In this article we hope to help you understand how to EQ trumpets whenever you run across them in your mix.
Before starting equalization, you need to make sure that your instrument is in good condition and you’re recording in a treated room with a proper mic placement based on your initial idea. Also, you should clean your recording from any unwanted noises and then apply a high-pass filter somewhere around 100 Hz to eliminate low frequencies.
If your trumpet sounds too muddy, you can apply a gentle cut somewhere around 200-300 Hz, or if the trumpet sounds too thin, you should add 500-600 Hz. To eliminate any harshness, you should apply a dynamic EQ in the range of 1-3 kHz and to make the trumpet sounds brighter, you should apply a high-shelf boost around 5-8 kHz.
Before You EQ, Quantize and Compress
Generally, compression is applied after equalization, but in some cases, it can be applied first. It’s needed to tame the dynamics and make the sound more detailed.
It’s advised to apply a fast attack, but not too fast so that the transients would be killed and make the sound dull. Then, put the release time from medium to fast, depending on the tempo. Set the ratio to 3:1 and adjust it accordingly to the dynamics of the music, and set the threshold to 10 dB.
If you’re not in favor of your recording and it sounds not exactly as bright as you wanted it to be, the problem might not be in dynamic response or a timbre but in the performance itself. Despite most might argue that applying quantization and automatization isn’t that good of an idea, in some music genres, for example, pop music, it might be just the case.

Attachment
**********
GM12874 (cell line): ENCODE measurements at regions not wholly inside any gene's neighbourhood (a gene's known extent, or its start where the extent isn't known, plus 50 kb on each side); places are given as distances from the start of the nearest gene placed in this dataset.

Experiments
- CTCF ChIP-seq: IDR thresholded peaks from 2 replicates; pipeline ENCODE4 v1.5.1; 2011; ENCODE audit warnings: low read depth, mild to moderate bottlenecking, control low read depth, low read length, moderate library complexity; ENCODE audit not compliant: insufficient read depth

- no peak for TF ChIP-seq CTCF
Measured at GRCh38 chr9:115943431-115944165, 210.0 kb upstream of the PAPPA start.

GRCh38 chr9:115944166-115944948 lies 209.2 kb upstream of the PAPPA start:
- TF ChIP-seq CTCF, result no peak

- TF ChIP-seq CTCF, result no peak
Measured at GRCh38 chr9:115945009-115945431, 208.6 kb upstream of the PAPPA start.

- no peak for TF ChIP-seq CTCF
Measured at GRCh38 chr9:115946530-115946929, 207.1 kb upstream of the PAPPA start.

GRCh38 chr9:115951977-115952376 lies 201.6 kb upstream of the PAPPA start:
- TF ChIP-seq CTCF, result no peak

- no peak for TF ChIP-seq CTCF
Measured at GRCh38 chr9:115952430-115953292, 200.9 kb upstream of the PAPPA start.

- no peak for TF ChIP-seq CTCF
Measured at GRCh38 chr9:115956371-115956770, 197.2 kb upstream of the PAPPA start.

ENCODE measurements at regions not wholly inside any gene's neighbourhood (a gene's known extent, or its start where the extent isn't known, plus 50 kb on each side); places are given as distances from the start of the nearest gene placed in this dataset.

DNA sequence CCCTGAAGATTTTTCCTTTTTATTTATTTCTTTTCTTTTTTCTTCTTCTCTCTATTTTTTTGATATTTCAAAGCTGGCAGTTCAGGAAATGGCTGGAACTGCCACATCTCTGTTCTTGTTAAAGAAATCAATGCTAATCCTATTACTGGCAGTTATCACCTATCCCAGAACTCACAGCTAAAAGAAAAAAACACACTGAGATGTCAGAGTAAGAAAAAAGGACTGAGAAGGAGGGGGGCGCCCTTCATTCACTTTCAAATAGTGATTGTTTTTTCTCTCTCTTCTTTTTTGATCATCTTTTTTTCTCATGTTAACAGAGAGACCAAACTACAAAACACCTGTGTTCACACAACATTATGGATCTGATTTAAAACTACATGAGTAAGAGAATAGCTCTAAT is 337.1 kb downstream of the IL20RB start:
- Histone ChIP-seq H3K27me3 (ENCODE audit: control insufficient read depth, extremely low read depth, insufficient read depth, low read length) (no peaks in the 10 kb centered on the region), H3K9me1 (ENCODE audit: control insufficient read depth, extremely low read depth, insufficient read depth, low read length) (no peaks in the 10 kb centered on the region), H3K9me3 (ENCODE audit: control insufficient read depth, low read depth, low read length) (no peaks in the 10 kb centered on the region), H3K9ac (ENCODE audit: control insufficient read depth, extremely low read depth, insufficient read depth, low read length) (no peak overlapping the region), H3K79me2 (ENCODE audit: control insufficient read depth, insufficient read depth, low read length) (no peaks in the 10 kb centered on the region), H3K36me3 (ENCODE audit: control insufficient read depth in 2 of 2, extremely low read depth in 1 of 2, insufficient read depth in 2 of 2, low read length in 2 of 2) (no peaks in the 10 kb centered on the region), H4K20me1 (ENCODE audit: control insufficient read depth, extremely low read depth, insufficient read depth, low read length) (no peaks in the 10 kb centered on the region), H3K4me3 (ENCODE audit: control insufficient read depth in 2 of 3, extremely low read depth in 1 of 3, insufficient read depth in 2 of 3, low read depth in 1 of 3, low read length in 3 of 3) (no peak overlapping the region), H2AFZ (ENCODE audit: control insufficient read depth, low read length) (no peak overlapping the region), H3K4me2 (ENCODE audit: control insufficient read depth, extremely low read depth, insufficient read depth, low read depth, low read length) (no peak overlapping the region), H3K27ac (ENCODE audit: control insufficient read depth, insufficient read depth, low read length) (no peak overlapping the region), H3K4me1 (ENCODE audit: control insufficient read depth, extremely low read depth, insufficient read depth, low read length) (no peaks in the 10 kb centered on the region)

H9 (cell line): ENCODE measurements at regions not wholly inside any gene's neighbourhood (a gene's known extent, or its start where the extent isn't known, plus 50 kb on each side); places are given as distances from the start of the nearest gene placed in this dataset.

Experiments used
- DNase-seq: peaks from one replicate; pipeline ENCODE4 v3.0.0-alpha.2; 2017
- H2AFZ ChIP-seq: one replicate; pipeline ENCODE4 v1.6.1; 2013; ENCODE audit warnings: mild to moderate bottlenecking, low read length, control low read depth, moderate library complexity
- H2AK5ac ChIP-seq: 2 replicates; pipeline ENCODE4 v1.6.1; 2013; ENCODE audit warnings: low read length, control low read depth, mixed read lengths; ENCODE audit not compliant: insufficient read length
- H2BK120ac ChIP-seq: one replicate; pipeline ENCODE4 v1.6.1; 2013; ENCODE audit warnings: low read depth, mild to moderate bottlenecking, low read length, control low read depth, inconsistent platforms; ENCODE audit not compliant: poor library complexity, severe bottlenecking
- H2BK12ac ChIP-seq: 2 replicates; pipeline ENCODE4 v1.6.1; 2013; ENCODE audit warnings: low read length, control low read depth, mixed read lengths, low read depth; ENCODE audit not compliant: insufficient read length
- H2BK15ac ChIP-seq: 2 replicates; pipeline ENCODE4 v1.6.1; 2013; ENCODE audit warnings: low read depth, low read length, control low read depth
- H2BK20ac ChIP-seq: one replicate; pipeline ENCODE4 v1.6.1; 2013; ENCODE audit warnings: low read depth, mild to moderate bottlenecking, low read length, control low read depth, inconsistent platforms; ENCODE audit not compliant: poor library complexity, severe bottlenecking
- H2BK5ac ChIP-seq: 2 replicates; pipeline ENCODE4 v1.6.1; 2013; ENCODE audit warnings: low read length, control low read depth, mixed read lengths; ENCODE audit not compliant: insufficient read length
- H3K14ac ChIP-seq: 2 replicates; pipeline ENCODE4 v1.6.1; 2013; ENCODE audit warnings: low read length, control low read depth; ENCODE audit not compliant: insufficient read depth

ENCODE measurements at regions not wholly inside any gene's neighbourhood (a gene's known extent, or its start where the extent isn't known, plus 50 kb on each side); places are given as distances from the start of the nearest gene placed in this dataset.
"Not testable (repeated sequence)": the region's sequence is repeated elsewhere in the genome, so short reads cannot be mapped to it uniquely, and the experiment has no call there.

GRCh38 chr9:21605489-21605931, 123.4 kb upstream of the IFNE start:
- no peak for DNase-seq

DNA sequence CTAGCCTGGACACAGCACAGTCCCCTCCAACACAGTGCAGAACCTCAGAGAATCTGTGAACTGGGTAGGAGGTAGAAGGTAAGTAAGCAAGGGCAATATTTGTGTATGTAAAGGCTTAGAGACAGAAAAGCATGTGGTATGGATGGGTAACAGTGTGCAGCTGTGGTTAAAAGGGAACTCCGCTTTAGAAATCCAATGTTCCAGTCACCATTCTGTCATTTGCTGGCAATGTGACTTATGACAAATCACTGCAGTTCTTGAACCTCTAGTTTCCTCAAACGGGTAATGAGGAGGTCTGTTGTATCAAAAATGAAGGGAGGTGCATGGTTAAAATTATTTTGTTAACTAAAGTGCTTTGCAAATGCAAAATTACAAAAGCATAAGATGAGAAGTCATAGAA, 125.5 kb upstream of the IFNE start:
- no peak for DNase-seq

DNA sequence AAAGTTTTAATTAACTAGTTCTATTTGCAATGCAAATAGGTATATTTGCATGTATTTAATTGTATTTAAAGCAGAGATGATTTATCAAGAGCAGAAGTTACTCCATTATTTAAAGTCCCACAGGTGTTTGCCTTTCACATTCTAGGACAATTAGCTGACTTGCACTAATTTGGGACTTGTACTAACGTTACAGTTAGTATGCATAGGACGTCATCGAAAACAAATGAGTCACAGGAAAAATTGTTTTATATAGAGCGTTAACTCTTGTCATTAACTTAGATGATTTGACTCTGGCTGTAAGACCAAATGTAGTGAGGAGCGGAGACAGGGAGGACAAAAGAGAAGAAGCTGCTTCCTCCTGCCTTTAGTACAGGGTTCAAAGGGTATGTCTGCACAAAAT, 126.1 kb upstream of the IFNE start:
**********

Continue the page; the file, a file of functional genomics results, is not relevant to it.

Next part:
To quantize your track, you can use a specifically designed tool or do it just by hand. In all other situations, if you don’t want the trumpet in your mix to sound robotic and unnatural, it would be better to leave it to sound natural.
Once you have your trumpet track cleaned from any unwanted sounds and compressed, if necessary, it’s time to apply the EQ.
Before applying, listen carefully to your track and decide what kind of treatment that track requires. Trumpet can be either too bright or present, or on the contrary, too dull or dark, or it can be a combination of the two. Always keep in mind the trumpet’s role in your mix and adjust the equalizer accordingly.
More often than not, the trumpet plays a leading role in the mix, therefore, it’s a good idea to start the equalization process by cutting off any unnecessary low frequencies. In spite of dealing with a dense mix, it’s a good idea to apply a high-pass filter somewhere around 100 Hz without making an impact on the sound of the trumpet. Although it’s quite beneficial as it would distinguish the trumpet from other instruments such as kick drum, bass, or even vocals. But, if your trumpet plays a solo part, then you should think about whether you really need to apply a high-pass filter and then leave the low-end for more warmth.